How to become a marine surveyor (With duties and skills)
Updated 15 June 2023
Working as a marine surveyor may be a suitable career choice if you're passionate about the maritime industry and have strong attention to detail. In this role, your primary responsibility is to survey and value various yachts, boats and ships. Learning about the path to becoming a marine surveyor may help you create a plan to pursue this insurance and surveying specialisation. In this article, we explain how to become a marine surveyor, share useful skills for success in the role and offer a list of related careers.
Please note that none of the companies, institutions or organisations mentioned in this article are affiliated with Indeed.
What is a marine surveyor?
A marine surveyor inspects vessels of all types and sizes, such as commercial, cargo and passenger vessels. These specialists work for insurance organisations or private buyers who want to ensure a ship or yacht they plan to buy is in good condition. As part of the inspection, surveyors check a vessel's documentation and interview current owners to collect information about the asset's history and performance. Surveyors also collect photographic evidence that shows the vessel's current state, for example, to document any signs of rust or repairs. This thorough analysis helps them determine the value of the vessel.
How to become a marine surveyor
Learning how to become a marine surveyor helps you define your career goals and discover the qualifications to enter this role. The following are the steps to becoming a marine surveyor:
1. Determine the type of surveying you want to specialise in
There are two core types of surveyors, proactive and reactive surveyors. Proactive marine surveyors usually work on behalf of prospective buyers to assess a vessel's value and identify any potential issues that might occur in the future. These surveyors may also represent insurance agencies the current owner contacted to purchase insurance for their asset. Reactive surveyors step in after a vessel problem, such as a faulty part. Their job is to evaluate the damage and determine how much it may cost to fix the vessel.
2. Gain experience in the marine industry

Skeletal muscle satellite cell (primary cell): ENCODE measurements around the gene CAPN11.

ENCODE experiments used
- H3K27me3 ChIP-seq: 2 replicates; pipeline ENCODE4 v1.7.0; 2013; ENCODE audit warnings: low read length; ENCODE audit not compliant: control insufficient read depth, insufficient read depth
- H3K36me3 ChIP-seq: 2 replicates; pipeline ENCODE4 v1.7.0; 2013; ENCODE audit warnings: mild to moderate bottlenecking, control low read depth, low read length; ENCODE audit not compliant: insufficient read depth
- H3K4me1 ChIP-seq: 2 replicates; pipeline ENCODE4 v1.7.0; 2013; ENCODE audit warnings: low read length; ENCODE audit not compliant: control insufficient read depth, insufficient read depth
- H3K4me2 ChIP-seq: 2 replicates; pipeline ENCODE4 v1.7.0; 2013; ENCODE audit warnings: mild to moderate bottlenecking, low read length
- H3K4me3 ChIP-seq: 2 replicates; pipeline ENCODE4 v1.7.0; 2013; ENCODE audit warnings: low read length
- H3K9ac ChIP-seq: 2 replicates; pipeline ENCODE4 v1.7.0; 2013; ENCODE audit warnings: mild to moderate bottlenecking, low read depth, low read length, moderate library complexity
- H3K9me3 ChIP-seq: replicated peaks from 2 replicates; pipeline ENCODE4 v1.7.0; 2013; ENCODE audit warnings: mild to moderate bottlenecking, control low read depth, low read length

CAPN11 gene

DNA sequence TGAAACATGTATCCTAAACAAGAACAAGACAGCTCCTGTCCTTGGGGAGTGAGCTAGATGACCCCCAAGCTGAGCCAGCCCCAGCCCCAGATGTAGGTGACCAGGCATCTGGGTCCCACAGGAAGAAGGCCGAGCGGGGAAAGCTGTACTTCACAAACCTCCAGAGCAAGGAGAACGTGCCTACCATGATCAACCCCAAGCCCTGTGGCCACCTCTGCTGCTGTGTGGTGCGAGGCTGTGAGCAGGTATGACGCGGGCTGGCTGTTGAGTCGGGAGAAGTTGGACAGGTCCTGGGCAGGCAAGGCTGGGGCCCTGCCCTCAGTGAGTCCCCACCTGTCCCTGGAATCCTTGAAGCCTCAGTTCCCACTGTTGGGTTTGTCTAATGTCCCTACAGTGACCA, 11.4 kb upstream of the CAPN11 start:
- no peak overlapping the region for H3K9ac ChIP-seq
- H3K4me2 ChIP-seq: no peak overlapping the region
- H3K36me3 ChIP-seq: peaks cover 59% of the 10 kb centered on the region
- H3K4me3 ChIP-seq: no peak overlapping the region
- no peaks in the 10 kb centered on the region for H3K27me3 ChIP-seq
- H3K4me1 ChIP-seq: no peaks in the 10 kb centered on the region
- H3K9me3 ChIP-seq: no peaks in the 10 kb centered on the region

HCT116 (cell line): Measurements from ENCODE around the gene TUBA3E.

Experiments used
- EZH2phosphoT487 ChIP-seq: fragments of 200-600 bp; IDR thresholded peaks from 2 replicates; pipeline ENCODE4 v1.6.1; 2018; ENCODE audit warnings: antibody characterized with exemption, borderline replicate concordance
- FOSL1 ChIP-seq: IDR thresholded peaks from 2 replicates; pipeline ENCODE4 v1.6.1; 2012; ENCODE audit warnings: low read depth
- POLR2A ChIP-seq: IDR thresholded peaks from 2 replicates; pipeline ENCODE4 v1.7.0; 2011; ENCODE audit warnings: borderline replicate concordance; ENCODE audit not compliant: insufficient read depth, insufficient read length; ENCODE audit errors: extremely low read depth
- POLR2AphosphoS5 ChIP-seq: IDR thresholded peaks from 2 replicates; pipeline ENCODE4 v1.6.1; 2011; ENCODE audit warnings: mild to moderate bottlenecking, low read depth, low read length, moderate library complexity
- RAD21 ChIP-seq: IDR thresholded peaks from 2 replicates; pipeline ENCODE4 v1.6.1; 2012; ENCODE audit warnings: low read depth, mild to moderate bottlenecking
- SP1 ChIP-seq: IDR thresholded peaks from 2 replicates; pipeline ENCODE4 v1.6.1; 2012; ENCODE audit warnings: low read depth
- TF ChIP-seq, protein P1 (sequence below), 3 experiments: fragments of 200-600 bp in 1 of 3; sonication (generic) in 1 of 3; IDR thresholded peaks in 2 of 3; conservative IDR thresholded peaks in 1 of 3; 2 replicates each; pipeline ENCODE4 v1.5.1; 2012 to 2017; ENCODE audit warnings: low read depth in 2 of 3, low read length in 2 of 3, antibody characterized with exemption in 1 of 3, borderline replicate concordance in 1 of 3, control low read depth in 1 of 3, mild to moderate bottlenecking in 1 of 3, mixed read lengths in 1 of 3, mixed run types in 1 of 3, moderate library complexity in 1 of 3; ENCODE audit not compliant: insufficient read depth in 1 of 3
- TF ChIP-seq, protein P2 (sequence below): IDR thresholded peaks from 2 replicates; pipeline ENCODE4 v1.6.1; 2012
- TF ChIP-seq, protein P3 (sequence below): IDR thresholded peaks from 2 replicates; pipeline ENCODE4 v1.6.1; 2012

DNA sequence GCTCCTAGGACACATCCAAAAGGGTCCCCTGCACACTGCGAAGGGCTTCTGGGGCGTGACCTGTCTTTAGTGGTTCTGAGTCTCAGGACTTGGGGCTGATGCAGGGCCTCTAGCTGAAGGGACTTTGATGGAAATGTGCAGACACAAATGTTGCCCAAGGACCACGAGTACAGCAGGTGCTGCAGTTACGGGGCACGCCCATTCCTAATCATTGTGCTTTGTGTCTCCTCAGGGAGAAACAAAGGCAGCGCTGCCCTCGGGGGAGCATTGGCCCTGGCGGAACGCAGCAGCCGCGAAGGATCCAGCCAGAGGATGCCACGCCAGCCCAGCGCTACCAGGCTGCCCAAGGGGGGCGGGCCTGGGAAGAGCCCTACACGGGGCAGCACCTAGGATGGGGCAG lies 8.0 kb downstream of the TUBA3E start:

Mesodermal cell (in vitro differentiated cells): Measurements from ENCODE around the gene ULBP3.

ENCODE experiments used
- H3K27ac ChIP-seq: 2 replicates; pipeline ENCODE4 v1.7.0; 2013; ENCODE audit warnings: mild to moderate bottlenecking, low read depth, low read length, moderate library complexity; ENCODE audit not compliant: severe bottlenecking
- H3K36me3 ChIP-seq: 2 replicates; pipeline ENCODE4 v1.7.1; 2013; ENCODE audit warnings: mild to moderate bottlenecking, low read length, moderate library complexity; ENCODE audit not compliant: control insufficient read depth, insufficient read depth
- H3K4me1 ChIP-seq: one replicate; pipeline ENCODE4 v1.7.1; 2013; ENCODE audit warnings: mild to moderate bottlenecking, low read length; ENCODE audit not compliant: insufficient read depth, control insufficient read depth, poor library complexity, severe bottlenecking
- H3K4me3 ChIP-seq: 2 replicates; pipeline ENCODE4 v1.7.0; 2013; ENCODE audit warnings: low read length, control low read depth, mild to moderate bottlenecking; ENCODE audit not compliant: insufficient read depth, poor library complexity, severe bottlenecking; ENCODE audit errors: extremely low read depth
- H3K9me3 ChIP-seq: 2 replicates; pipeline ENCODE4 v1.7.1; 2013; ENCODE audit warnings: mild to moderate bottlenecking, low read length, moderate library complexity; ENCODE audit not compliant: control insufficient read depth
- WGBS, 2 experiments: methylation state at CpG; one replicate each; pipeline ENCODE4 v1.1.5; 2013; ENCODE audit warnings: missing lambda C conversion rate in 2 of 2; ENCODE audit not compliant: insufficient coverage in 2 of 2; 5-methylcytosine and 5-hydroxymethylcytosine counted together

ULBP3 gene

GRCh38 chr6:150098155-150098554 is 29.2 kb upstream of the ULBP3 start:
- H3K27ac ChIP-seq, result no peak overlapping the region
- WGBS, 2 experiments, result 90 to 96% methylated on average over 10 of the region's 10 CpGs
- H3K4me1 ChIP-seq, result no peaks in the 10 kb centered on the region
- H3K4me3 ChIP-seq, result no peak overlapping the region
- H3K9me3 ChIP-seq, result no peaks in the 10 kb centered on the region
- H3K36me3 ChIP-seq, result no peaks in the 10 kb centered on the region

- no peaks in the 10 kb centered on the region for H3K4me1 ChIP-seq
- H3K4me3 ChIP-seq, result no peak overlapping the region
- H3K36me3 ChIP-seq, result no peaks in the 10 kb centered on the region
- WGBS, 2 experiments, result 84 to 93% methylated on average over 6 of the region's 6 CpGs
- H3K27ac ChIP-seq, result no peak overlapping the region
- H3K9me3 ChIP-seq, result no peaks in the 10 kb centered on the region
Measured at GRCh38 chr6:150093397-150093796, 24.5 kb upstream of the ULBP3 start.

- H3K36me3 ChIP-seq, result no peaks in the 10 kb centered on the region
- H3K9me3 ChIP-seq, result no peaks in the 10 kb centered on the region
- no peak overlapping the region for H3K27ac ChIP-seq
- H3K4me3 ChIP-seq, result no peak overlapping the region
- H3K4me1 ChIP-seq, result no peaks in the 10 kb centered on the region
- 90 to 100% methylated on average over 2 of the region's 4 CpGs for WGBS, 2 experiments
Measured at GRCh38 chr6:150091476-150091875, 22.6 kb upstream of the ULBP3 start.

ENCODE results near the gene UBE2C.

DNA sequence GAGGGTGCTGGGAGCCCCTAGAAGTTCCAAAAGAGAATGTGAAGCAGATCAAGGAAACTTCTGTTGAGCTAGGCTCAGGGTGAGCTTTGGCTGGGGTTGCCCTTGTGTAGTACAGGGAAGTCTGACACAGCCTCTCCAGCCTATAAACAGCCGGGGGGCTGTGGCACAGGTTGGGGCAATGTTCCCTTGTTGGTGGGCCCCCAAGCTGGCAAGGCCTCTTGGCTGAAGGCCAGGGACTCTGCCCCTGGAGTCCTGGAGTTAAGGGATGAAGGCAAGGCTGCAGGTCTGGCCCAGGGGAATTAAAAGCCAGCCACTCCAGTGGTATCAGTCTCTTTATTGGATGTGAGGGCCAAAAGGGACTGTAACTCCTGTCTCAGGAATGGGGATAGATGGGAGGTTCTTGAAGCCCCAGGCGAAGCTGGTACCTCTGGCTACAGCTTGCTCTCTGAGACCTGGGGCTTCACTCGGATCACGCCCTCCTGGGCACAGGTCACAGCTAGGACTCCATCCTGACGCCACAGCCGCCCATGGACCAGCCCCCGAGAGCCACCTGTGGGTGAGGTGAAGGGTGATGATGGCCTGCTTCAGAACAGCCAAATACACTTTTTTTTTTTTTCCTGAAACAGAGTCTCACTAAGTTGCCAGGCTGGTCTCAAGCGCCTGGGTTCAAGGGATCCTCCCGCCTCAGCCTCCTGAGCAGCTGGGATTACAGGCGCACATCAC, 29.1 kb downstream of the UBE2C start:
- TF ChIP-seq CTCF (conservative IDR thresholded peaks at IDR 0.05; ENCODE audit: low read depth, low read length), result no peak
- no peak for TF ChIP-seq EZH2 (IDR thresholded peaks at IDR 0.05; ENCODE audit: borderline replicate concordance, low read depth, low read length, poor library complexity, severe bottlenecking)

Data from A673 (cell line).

To become a marine surveyor, gaining relevant work experience is essential. The type of job you seek depends on the type of surveying you want to do or what vessels you want to value. For instance, if you're interested in cargo ships, consider securing an entry-level position at a cargo port. This way, you can see what it's like to work in the industry, liaise with cargo ship specialists and work your way up by gaining practical experience.
Specifying the types of vessels you want to survey is beneficial, as both owners and insurers may focus on different aspects of a boat when buying and selling them. For example, surveying high-end private vessels, such as luxury yachts, requires a surveyor to consider not only the asset's technical condition but also its aesthetic appearance. Yacht surveyors may also find it easier to complete surveys if they're familiar with standard pieces of equipment on yachts, such as smart home systems.
3. Obtain marine surveying qualifications
When you're ready to participate in surveyor training, consider your options. Depending on your situation, you may explore in-person and distance learning options. The organisation that can provide you with up-to-date information about education for marine surveyors is the International Institute of Marine Surveying (IIMS). Here are examples of level 4 qualifications you can obtain through the IIMS:
Professional Qualification in Cargo & Commercial Ship Marine Surveying
Professional Qualification in Yacht & Small Craft Marine Surveying
Professional Qualification in Marine Corrosion
It's also possible to train with international organisations. These include the Maritime Training Academy or Det Norske Veritas Germanischer Lloyd. When choosing a course, you may prioritise organisations serving as societies that issue memberships and maintain formal registries of marine surveyors.